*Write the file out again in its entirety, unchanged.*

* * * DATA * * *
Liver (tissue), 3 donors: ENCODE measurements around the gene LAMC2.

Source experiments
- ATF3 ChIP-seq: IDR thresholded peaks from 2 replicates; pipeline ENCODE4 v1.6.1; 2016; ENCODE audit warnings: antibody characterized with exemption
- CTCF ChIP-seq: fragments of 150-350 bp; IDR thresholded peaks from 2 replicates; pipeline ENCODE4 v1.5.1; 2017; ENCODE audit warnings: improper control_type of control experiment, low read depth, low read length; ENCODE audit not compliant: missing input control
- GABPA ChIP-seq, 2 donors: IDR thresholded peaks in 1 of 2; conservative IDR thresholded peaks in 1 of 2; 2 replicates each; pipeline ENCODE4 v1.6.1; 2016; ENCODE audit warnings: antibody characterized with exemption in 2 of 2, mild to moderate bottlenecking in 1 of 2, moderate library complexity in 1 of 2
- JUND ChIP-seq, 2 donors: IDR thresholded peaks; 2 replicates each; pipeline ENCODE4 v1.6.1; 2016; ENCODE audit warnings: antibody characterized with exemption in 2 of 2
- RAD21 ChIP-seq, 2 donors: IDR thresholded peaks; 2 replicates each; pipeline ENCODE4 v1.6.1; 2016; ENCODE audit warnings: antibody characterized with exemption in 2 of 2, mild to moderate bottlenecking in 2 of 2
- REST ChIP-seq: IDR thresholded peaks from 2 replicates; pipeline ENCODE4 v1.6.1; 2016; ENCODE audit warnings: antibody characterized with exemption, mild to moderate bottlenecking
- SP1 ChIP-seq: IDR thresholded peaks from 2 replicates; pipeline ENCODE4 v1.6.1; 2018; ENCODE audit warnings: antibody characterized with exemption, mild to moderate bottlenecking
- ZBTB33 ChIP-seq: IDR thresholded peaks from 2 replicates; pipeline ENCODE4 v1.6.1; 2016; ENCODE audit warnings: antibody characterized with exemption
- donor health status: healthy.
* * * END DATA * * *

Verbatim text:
Liver (tissue), 3 donors: ENCODE measurements around the gene LAMC2.

Source experiments
- ATF3 ChIP-seq: IDR thresholded peaks from 2 replicates; pipeline ENCODE4 v1.6.1; 2016; ENCODE audit warnings: antibody characterized with exemption
- CTCF ChIP-seq: fragments of 150-350 bp; IDR thresholded peaks from 2 replicates; pipeline ENCODE4 v1.5.1; 2017; ENCODE audit warnings: improper control_type of control experiment, low read depth, low read length; ENCODE audit not compliant: missing input control
- GABPA ChIP-seq, 2 donors: IDR thresholded peaks in 1 of 2; conservative IDR thresholded peaks in 1 of 2; 2 replicates each; pipeline ENCODE4 v1.6.1; 2016; ENCODE audit warnings: antibody characterized with exemption in 2 of 2, mild to moderate bottlenecking in 1 of 2, moderate library complexity in 1 of 2
- JUND ChIP-seq, 2 donors: IDR thresholded peaks; 2 replicates each; pipeline ENCODE4 v1.6.1; 2016; ENCODE audit warnings: antibody characterized with exemption in 2 of 2
- RAD21 ChIP-seq, 2 donors: IDR thresholded peaks; 2 replicates each; pipeline ENCODE4 v1.6.1; 2016; ENCODE audit warnings: antibody characterized with exemption in 2 of 2, mild to moderate bottlenecking in 2 of 2
- REST ChIP-seq: IDR thresholded peaks from 2 replicates; pipeline ENCODE4 v1.6.1; 2016; ENCODE audit warnings: antibody characterized with exemption, mild to moderate bottlenecking
- SP1 ChIP-seq: IDR thresholded peaks from 2 replicates; pipeline ENCODE4 v1.6.1; 2018; ENCODE audit warnings: antibody characterized with exemption, mild to moderate bottlenecking
- ZBTB33 ChIP-seq: IDR thresholded peaks from 2 replicates; pipeline ENCODE4 v1.6.1; 2016; ENCODE audit warnings: antibody characterized with exemption
- donor health status: healthy.